Drum Tuning - Tighten heads before tuning?

GuiGeek

Member
So I've been talking with fellow drummers about drum tuning. As usual, we ran through a lot of urban legends about what to do or not.
The one thing that I still have doubts about is the tightening before tuning one.

I've almost always been doing this and I'm not sure if it has a real influence on the sound.
When I put a new drum head on, I tighten both batter and reso heads a lot and leave the drum to rest for a day. Then I come back and tune it lower to get the sound I want.

I've never really had any problem finding the right sound with this method, but maybe I'm wrong? Because I DO have problems with bigger toms, but this seems pretty common so I don't know.
Some drummers tell me they do the same, and some tell me 'Don't do that dude, it's ruining your drum head o_O !' Sorry about the smiley but that was my reaction at this!

So what's your opinion about this?
 

Cameo

Gold Member
There's no right or wrong. You could do most things to it, use your common sense.
You can finger tight the screws and then tune them to desired note.

Do what sounds best for you.
 

tard

Gold Member
According to some drum head makers this can reduce the life span of your head the same as old school "seating" of a head can damage and or reduce life expectancy of the head as well, also I watched a video with I think Buddy Rich that said to be careful tuning and to come up to pitch slowly as not to go to far because if you have to lower your tuning the crease that the bearing edge makes in the head will now be inside the playing area of the drum and that this would distort the vibrations and change the sound of the head.
 

GruntersDad

Administrator - Mayor
Staff member
I'm not sure how much newer heads stretch when installed. When I put on new heads I tune then where I want them and they seem to be in the same place the next day, or week. I use Evans heads if that helps. I have always read to tune down to the note or sound and not up but I don't wait over night to do this.
 

Fuo

Platinum Member
I usually seat Remo heads because new ones make all those glue-popping-crack sounds... With Evans no.
 

larryace

"Uncle Larry"
I don't find it necessary. Definitely do not over tighten your heads to "seat" them. If anything I would put a new head on and tighten it to where I like it tuned, then loosen it all the way and then tune it up again. You don't even need to do that, but sometimes I do that on the snare batter if the head doesn't sound right the first time. Never had to do it with the toms. I get the glue pops in the Remo heads, they happen before I get it up to the tension I like. I don't recommend going tighter than you normally play, not at all.
 

Zero Mercury Drummer

Senior Member
According to some drum head makers this can reduce the life span of your head the same as old school "seating" of a head can damage and or reduce life expectancy of the head as well, also I watched a video with I think Buddy Rich that said to be careful tuning and to come up to pitch slowly as not to go to far because if you have to lower your tuning the crease that the bearing edge makes in the head will now be inside the playing area of the drum and that this would distort the vibrations and change the sound of the head.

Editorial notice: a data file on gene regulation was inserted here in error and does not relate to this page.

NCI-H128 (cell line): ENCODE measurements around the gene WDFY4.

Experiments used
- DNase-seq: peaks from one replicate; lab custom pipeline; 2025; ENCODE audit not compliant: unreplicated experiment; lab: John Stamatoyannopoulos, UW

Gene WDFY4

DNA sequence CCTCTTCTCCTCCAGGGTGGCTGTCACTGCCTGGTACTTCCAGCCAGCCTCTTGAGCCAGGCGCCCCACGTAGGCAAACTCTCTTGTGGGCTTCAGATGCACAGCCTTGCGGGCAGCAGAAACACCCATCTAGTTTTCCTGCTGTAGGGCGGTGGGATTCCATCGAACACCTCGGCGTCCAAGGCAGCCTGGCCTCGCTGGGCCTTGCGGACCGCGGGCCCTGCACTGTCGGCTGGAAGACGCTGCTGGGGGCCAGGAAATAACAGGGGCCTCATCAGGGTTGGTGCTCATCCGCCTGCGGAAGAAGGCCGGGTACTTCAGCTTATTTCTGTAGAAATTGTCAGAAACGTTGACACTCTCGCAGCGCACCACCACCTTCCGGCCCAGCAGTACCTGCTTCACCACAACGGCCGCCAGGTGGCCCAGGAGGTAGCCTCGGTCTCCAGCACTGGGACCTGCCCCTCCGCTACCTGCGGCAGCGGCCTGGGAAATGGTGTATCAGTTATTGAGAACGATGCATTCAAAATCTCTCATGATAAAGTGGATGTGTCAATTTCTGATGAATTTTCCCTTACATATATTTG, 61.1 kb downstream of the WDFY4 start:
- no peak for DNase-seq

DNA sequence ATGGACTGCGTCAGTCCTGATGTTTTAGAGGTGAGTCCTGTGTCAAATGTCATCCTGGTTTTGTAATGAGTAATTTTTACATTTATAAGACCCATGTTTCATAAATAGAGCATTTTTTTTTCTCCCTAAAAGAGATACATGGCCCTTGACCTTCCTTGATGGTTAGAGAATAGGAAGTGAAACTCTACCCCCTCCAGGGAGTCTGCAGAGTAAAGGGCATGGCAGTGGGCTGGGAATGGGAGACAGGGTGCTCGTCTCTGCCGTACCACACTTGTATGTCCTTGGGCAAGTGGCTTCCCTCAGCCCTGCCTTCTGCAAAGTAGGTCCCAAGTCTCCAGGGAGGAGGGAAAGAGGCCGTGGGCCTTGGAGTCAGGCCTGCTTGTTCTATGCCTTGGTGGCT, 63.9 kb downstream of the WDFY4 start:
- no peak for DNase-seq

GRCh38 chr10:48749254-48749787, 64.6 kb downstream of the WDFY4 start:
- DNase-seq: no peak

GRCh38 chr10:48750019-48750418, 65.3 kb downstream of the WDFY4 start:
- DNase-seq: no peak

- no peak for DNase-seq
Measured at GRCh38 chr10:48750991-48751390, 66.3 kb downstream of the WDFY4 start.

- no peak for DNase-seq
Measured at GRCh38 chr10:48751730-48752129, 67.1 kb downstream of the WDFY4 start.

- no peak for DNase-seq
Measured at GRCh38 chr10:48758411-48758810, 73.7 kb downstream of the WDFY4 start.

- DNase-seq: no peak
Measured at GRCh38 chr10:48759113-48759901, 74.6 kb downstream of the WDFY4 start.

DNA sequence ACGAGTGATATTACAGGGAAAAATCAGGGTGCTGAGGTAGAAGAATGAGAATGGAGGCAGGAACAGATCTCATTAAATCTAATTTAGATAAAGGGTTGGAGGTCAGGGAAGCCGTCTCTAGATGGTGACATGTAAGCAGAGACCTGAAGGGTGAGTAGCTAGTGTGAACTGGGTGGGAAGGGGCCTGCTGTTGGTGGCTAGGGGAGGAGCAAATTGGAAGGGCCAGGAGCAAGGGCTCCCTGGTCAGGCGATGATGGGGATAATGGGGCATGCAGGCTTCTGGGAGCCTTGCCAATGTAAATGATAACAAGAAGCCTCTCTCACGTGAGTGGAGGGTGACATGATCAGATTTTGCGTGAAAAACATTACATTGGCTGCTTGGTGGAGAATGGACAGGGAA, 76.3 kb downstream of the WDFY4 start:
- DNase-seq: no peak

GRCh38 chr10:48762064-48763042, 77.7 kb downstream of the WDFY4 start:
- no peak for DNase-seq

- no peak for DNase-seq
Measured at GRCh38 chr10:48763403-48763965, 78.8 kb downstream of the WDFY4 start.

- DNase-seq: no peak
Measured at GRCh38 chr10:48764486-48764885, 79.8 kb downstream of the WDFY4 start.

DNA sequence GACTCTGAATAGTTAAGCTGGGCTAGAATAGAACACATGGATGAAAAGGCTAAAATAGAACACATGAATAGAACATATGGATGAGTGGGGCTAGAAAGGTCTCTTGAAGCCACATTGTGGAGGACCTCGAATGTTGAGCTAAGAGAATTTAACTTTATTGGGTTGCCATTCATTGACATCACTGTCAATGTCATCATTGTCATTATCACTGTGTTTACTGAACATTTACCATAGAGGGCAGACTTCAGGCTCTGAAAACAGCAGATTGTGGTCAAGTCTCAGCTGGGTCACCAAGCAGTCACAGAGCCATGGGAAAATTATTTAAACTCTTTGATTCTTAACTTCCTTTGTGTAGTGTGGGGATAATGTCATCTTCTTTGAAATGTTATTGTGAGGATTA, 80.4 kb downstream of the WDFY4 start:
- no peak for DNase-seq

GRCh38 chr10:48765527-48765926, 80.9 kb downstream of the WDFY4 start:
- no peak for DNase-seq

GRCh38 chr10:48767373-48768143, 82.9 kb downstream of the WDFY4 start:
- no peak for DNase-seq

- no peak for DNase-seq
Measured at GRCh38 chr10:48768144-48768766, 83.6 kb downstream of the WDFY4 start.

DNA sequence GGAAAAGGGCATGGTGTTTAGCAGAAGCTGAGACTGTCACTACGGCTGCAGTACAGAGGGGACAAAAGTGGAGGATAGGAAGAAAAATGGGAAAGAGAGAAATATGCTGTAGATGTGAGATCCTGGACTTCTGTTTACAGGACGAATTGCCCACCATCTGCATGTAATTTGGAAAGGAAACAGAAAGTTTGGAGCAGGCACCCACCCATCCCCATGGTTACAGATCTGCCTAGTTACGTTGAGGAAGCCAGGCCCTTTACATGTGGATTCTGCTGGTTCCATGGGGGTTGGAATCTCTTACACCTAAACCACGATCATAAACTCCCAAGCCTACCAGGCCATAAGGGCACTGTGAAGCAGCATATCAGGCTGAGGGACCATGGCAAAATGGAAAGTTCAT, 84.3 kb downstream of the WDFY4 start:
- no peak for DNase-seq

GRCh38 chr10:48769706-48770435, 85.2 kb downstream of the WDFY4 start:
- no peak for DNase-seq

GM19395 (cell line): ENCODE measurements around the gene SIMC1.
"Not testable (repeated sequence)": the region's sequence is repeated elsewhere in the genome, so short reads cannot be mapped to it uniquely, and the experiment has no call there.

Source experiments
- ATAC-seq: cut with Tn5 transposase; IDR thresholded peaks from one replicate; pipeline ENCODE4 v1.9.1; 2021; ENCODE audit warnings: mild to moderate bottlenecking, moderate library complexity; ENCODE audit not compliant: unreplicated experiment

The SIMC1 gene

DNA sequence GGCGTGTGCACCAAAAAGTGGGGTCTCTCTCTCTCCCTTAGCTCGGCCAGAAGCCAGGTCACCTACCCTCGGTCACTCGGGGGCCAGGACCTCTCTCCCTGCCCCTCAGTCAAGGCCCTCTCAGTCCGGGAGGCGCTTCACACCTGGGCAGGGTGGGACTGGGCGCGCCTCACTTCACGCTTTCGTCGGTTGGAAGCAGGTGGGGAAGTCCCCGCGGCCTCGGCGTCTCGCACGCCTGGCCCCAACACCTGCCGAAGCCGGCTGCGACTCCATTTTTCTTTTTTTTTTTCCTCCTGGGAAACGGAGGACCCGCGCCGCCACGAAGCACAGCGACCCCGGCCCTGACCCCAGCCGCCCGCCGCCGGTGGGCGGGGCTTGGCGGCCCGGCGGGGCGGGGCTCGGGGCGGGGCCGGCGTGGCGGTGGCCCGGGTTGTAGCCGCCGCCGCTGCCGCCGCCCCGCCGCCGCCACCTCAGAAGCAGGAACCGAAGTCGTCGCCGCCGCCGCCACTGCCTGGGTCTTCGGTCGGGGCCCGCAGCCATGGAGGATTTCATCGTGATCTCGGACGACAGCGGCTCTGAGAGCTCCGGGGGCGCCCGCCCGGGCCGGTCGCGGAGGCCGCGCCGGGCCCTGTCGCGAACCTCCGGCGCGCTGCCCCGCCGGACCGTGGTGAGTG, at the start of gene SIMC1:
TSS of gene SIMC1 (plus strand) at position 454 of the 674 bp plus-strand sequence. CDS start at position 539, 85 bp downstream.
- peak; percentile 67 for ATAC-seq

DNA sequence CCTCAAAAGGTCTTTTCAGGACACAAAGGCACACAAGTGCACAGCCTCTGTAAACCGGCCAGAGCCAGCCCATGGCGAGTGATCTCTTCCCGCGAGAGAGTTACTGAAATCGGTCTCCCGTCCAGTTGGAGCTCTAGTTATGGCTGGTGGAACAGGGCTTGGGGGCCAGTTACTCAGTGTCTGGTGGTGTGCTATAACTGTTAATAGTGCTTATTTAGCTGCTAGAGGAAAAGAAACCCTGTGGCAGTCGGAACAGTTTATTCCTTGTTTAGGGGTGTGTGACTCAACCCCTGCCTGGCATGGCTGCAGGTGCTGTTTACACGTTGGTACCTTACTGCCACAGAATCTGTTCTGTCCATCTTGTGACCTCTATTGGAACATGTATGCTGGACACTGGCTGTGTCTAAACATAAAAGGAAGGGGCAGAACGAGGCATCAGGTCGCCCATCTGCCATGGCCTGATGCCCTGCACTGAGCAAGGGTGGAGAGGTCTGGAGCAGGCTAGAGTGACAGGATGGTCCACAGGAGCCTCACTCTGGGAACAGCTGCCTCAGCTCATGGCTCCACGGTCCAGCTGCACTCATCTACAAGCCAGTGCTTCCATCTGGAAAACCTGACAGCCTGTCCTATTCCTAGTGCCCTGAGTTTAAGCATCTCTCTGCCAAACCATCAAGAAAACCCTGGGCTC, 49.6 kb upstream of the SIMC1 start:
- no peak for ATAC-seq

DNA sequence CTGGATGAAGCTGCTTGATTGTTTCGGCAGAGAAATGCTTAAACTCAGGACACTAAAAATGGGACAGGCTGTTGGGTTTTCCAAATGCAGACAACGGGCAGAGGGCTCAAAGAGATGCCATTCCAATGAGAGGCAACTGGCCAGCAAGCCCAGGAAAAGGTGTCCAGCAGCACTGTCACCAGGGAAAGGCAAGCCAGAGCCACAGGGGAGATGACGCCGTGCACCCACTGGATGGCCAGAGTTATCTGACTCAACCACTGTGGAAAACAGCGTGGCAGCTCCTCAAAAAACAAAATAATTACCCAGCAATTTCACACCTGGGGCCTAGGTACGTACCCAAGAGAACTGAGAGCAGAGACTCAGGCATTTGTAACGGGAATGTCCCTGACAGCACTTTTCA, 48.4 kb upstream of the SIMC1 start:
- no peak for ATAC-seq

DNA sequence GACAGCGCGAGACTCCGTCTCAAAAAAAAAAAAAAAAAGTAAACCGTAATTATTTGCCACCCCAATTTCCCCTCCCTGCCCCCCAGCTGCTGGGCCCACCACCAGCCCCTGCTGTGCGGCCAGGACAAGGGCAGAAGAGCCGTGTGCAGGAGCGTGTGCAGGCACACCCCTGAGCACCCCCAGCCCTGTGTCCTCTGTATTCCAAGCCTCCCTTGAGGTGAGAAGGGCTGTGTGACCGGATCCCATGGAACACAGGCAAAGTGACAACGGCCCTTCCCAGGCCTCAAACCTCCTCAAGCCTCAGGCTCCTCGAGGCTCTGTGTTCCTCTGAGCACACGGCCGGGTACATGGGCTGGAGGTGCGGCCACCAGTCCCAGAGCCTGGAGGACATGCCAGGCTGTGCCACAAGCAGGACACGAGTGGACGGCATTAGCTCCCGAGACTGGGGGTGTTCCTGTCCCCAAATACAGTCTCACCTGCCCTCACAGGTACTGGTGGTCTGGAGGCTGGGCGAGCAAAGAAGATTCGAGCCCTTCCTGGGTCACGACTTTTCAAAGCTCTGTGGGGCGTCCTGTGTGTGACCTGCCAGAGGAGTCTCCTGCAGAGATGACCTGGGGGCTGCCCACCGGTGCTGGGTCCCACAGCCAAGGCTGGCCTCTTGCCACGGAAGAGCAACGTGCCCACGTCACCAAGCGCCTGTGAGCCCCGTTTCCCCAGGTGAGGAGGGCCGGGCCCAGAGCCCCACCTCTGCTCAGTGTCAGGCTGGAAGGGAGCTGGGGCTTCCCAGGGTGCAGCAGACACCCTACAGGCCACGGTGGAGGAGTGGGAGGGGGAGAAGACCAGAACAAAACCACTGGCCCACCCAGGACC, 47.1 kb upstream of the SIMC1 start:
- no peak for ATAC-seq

Haven't head designs changed and improved greatly since his time?
 

GuiGeek

Member
Thanks for all your replies!

'Seating' the head like I was doing does seem to distort the vibrations a bit. I tried both methods and find it easier to get a clear note when muffling the opposite head when tuning up. But in matter of 'real' sound when the head is tuned, I don't know really. I'll see in the future if my 'seated' heads give up too soon!
 

moontheloon

Silver Member
I do the old.....finger tighten then push a fist in the center ......bigger drums drop a knee......then tune

its worked perfectly for 30 years

not about to change now
 

mikel

Platinum Member
I was always told you had to get modern heads to "crack" before tuning to prefered pitch or they will be difficult to keep in tune.
Have I been doing the wrong thing?
Doing this my heads seem to stay in tune and don't need replacing very often.
 

tard

Gold Member
I was always told you had to get modern heads to "crack" before tuning to prefered pitch or they will be difficult to keep in tune.
Have I been doing the wrong thing?
Doing this my heads seem to stay in tune and don't need replacing very often.
Aquarian says absolutly do not, Evans does not recommend it and Remo only recommends it on their vintage polyester type heads and not the newer mylar ones. I personally stopped "seating" 6 or 7 years ago when I ruined 5 out of 9 brand new heads and when I called the Co. to complain they told me not to seat them as this was the problem, and that even if it didnt ruin the other 4 that I still greatly shortened their life expectancy.
 
A

audiotech

Guest
I would never just over tighten and stretch a drum head without it being in tune. Depending on how long it's been stretched, when bringing that head back down to the pitch you want it to be, the bearing edges have already been imprinted into the Mylar. How would you actually know if the head is sitting correctly on the bearing edges with even pressure from side to side with out hearing the pitch of the drum at each tension rod. You could very well be distorting the areas of the head where it rides on the bearing edges.

Just start slow and bring them up to pitch and re-tune latter when you hear that something is not quite right. I won't even switch heads from one kit to another. When I take heads off a kit and they still have a lot of life left in them, I mark their boxes so I know exactly what kit they came off so they can go back on that kit if I want to use them again.

Drum heads are the sound membranes of your kit, don't over stretch them if you want the best possible results.

Dennis
 
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